Now that Fresno County’s crop report is in we know the pecking order of the top four California Ag counties.
In order they are: Tulare ($8 billion), Kern ($7.5 billion), Fresno ($7 billion), Monterey ($4.5 billion).
Do the math: that’s $27 billion.
Not all of California’s counties have reported their 2014 crop values, so it’ll be a few months before we know how close to $50 billion California’s agricultural output truly is. California’s gross Ag value in 2013 was $46.4 billion.
Let’s step away from gross dollar amounts for a moment because they can mask the serious issues we have today.
One grower candidly shared with his sealed-bid price for surface water earlier in the season: $3,500 per acre foot. It was not the high bid.
Fresno County Farm Bureau Chief Executive Ryan Jacobsen was surprised at Fresno County’s $7 billion figure, believing (as I did) that it would be lower than since more than 20 percent of Fresno County’s 970,000 acres of irrigated farmland lay fallow – a result of water curtailments and well water availability.
Over the past several years, the Westlands Water District has purchased land for the simple purpose of retiring it – not letting it be used to grow crops in an attempt to provid enough water for crops that can be grown there.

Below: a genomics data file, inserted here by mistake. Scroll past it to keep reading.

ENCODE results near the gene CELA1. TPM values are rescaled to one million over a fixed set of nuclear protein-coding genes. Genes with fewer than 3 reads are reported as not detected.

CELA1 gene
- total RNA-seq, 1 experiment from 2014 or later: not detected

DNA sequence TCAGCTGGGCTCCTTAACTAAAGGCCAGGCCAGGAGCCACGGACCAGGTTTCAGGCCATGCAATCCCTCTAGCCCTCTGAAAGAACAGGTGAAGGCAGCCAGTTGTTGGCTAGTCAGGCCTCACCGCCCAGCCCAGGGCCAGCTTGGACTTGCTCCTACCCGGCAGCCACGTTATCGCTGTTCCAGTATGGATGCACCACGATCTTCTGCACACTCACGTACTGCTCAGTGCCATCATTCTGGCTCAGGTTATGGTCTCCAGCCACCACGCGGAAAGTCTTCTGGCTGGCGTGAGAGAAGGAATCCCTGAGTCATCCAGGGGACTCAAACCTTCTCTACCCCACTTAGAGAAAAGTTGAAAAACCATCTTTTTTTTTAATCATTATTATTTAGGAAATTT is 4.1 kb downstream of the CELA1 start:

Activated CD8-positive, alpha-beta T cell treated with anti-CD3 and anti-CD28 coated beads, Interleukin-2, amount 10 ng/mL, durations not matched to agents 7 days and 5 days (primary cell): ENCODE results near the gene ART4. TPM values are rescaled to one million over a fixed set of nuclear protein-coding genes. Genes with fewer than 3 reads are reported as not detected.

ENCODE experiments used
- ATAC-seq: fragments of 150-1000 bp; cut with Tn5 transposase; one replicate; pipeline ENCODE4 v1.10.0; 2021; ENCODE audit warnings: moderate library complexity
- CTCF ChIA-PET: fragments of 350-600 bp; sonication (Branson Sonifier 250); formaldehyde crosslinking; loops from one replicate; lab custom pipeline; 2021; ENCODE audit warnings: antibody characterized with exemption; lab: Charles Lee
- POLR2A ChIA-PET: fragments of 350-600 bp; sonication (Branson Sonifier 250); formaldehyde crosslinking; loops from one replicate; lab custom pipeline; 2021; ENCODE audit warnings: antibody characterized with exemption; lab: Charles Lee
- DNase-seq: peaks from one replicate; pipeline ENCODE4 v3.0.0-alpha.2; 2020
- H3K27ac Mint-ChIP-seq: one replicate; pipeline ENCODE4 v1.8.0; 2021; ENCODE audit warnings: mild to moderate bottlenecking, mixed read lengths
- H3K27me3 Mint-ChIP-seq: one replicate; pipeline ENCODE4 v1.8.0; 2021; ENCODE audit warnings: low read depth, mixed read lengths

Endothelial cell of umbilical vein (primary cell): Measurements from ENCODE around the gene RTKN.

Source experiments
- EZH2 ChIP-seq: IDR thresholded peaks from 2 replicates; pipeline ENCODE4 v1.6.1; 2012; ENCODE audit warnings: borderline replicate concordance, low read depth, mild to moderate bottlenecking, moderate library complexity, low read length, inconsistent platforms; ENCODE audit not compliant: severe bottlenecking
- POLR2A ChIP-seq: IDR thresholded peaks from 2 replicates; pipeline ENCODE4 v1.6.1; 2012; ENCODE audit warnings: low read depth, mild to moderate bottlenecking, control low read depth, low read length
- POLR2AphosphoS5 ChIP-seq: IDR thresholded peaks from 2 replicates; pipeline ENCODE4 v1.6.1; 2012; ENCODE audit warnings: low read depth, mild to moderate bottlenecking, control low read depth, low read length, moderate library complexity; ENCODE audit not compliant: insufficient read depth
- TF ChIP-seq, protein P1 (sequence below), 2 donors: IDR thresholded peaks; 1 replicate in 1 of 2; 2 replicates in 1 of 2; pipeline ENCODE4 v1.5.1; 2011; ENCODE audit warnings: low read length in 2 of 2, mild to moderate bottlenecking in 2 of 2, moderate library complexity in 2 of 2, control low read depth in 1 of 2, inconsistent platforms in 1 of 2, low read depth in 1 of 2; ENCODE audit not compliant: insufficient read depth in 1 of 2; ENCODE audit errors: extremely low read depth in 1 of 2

Meanwhile, farmers on the east side of the San Joaquin Valley, who thought they were immune to federal water woes encountered by Westlands over the past decade, discovered the hard way in 2014 that they too could be curtailed. This spread Fresno County’s agricultural pain rather effectively from west to east as well failures multiplied to the thousands.
Fast-forward to the August crop report presentation by Ag Commissioner Les Wright where county supervisors wanted to know how Fresno County could fall from No. 1 to No. 3 in total Ag value in two years. Wright’s one-word answer was obvious to anyone paying attention: “water.”
In conversations with Wright and Jacobsen, both seem to believe that if San Joaquin Valley growers had 100 percent surface water allocations and agriculture was allowed to grow what the markets demand, Fresno County could have a gross agricultural value much closer to $10 billion by now.
Flow that logic through the other Ag counties in California and it’s highly likely that the state’s gross agricultural output today could easily exceed $50 billion.
Multiply that by three times as the Ag economists at the University of California suggest is agriculture’s economic impacts and you begin to see just how important this one segment of the state’s economy is.
All of this is a moot point without water, something California Gov. Jerry Brown seems to think farmers don’t need.
What other conclusion is there to draw from the governor who thinks groundwater management is “not aggressive enough” while he continues to oppose construction of new dams and reservoirs, which agriculture has long-argued reduces the pressure on aquifers and makes higher-quality water more available to farms and the environment.